Collington's father dying soon after this event, he succeeded to a good estate at Throwleigh, in Kent, to which place he removed, and took to the practice of exporting wool contrary to law; for which he was prosecuted in the Court of Exchequer, and ordered to pay a large penalty. But he avoided payment by having previously conveyed his estate to another and then swearing that he was not worth five pounds.
Notwithstanding the treatment his first wife had received from him, he soon married a second, by whom he had six children; and four of these, besides the same number by the former marriage (as we have mentioned), were living at the time of his death. Being fond of hunting, his offences against the laws made for the preservation of game became so numerous that the Dowager Countess of Rockingham built a cottage, in which she placed one of her servants as a spy upon his conduct. Collington, incensed by this circumstance, tempted a poor countryman to set fire to the cottage; but the man had courage and honesty enough to resist the temptation. Thereupon Collington took one of his servants, named Luckhurst, to Faversham, in Kent, at the time of the fair; and on their way thither told him he would give him half-a-guinea to fire the said cottage; which the man received, promising to comply.
On the following day, when Luckhurst recollected the nature of the contract he had been making, his mind was so disturbed that he went to Collington and offered back the money, declaring that he would have no share in the transaction. Collington was so enraged that he threatened to destroy him unless he kept the money and did as he had agreed; the consequence of which was, the man fired the cottage at midnight, by which it was reduced to the ground.
Collington was so neglectful of his children that he would not buy them necessary apparel, so that they appeared like beggars; nor would he even pay for their learning to read. The following is a striking proof of his want of humanity. One of his sons, a boy twelve years old, having offended him, he confined him in a saw-pit, where he must have been starved but that he was occasionally supplied with food by the humanity of the servants; and for this conduct their brutal master turned them out of the house without paying what was due to them. This inhuman father then refused to maintain his son, so that the child absolutely begged his bread in the neighbourhood; but he had not wandered long in this manner when Mr Clarke, the churchwarden, received him into his house, and provided for him till the Quarter Sessions, when he submitted the case to the consideration of the magistrates.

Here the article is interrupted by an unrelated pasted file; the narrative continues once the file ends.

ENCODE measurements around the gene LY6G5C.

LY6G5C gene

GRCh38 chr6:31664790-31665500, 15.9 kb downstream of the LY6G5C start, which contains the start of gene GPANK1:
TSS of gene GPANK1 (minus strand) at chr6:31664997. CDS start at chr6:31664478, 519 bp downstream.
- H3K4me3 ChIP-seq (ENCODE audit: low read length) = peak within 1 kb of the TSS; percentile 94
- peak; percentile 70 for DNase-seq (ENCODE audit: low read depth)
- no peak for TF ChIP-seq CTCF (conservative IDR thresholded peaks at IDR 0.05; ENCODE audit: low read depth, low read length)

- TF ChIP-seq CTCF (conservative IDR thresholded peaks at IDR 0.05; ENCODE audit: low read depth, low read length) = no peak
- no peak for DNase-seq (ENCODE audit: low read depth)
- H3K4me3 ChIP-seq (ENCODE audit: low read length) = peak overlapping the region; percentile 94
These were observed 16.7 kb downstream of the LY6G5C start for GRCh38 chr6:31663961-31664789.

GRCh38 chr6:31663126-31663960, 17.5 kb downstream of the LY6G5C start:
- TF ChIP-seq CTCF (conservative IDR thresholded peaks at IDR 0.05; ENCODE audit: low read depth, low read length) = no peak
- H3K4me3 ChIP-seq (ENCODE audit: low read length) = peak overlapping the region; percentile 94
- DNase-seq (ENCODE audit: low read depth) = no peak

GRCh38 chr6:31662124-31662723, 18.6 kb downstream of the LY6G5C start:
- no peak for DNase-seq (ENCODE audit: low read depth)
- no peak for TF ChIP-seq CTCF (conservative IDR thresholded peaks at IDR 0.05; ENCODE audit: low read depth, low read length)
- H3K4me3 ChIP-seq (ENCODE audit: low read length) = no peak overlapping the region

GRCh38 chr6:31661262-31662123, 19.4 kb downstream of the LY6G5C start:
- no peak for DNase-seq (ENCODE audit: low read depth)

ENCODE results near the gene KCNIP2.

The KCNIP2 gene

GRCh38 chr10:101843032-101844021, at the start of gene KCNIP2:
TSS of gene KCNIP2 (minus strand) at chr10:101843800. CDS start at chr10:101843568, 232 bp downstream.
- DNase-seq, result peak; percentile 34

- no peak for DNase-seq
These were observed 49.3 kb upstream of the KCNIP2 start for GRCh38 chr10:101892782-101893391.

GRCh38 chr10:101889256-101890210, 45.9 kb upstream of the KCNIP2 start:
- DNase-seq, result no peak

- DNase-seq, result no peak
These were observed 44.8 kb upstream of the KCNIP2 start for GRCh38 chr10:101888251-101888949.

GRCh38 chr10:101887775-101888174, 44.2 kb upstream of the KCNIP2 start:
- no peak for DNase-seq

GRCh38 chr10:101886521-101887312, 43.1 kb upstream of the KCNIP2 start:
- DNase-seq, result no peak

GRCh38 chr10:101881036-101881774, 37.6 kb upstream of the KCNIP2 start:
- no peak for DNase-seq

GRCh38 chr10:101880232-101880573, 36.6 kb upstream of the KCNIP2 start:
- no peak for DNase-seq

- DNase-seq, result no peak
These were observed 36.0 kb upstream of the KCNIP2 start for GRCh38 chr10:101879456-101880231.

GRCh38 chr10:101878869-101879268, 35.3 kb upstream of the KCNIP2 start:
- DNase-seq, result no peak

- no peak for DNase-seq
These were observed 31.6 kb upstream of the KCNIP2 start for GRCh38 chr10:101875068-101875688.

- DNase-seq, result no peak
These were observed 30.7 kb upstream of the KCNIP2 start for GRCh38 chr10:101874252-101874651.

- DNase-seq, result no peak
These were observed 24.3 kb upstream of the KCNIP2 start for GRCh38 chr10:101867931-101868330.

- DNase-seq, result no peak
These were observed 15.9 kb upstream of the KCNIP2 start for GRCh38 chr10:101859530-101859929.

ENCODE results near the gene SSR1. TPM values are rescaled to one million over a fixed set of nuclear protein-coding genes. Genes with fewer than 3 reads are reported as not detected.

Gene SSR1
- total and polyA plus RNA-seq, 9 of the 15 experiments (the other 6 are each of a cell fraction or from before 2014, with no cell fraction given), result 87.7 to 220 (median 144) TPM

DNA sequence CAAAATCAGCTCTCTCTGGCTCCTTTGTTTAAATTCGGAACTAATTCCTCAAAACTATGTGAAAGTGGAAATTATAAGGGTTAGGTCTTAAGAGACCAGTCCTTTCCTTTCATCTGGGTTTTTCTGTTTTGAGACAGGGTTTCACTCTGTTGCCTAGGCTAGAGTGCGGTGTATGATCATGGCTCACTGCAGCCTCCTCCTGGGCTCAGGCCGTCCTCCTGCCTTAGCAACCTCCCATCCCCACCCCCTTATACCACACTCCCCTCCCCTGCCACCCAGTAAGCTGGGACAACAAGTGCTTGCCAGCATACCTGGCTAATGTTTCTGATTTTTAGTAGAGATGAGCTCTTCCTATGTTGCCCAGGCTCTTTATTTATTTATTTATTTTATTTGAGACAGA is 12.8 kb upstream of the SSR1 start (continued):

These gentlemen, having reflected that Mr Collington was in affluent circumstances, gave directions that the child should be properly provided for; and issued a warrant for seizing part of the father's effects to defray the charge. This warrant was executed by a constable, whom Clarke attended: a circumstance which gave such offence to Collington that he vowed revenge, and bade Clarke make his will. After this he hired five fellows to go to Mr Clarke's house and demand the child, on pretence that he belonged to a ship; but Mr Clarke, having the magistrates' order for his proceedings, said he was willing to answer for his conduct before any Justice of the Peace. No sooner had he thus expressed himself than they beat him in the most violent degree, and threatened his instant destruction unless he consented to accompany them. These threats had such an effect that he mounted a horse behind one of them, but as they were riding along he jumped off, and ran into the courtyard of a gentleman whose gate happened to stand open, while the other parties fired at him; but he escaped unhurt. Here he remained till the following day, when he went to his own house, and thence to a magistrate, before whom he swore the peace against Collington; on which the magistrate granted his warrant for the apprehension of the offender, who, refusing to give bail for his good behaviour, was lodged in the jail of Canterbury.